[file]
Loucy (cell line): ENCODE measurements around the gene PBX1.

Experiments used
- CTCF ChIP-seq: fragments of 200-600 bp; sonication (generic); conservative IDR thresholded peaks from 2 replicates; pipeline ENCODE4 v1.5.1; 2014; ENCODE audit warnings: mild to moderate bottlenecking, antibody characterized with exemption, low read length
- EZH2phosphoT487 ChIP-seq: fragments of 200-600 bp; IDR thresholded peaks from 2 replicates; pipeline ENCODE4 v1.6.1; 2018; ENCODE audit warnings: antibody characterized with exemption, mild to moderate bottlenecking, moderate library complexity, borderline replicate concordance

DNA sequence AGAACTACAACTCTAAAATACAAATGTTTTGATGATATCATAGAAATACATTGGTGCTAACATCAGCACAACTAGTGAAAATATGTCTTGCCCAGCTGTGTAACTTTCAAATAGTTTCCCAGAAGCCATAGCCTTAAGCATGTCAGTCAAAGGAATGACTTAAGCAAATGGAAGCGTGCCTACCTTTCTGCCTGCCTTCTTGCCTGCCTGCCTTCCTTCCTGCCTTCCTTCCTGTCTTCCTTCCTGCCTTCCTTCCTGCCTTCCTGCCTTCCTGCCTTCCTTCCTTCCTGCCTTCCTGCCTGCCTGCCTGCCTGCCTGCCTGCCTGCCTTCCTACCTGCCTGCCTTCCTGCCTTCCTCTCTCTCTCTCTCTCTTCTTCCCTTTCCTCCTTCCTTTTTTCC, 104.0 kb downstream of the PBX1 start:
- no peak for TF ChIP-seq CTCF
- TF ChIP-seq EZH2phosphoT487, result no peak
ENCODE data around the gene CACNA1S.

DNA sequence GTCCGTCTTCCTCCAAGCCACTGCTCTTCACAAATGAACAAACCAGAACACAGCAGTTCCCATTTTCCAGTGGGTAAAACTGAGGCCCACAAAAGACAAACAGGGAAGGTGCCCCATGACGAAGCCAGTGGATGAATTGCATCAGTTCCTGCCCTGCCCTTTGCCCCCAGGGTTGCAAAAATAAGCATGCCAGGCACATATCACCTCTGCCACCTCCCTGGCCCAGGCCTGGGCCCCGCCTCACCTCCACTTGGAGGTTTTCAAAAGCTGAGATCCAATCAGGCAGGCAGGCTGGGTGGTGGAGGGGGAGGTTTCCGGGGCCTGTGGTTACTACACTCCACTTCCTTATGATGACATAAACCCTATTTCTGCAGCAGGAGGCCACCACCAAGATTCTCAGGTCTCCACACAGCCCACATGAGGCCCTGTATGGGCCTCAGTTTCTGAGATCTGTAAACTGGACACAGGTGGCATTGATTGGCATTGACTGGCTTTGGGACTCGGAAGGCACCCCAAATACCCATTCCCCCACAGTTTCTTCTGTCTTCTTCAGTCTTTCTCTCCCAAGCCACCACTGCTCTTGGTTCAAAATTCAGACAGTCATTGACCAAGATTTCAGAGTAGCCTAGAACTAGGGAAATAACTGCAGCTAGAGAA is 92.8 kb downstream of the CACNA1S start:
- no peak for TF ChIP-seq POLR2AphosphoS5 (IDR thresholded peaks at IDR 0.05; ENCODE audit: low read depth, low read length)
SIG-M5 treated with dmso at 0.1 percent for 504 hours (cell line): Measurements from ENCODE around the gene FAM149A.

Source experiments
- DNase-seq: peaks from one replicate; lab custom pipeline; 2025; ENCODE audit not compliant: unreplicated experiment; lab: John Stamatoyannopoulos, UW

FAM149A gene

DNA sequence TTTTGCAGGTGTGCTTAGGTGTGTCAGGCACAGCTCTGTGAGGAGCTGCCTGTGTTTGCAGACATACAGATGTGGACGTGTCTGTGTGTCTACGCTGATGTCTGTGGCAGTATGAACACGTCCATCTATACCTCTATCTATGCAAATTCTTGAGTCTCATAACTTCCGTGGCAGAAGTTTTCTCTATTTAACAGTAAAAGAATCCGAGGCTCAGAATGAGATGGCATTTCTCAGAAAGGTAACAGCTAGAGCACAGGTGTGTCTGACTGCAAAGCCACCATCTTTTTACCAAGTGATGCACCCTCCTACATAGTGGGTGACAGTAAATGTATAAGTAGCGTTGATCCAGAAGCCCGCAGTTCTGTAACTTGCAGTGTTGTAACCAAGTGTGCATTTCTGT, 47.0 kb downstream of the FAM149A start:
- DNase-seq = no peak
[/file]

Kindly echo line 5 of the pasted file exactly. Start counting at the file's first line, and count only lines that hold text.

DNA sequence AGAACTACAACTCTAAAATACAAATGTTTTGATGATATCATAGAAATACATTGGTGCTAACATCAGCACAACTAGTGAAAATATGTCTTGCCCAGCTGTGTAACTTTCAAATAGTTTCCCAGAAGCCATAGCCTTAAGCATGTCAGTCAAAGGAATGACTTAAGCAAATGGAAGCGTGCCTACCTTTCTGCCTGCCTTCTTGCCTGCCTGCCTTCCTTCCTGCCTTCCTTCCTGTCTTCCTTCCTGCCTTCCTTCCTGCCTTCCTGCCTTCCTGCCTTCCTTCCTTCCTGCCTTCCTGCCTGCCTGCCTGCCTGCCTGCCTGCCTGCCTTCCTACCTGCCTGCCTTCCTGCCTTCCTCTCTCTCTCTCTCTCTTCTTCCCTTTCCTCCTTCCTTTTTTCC, 104.0 kb downstream of the PBX1 start: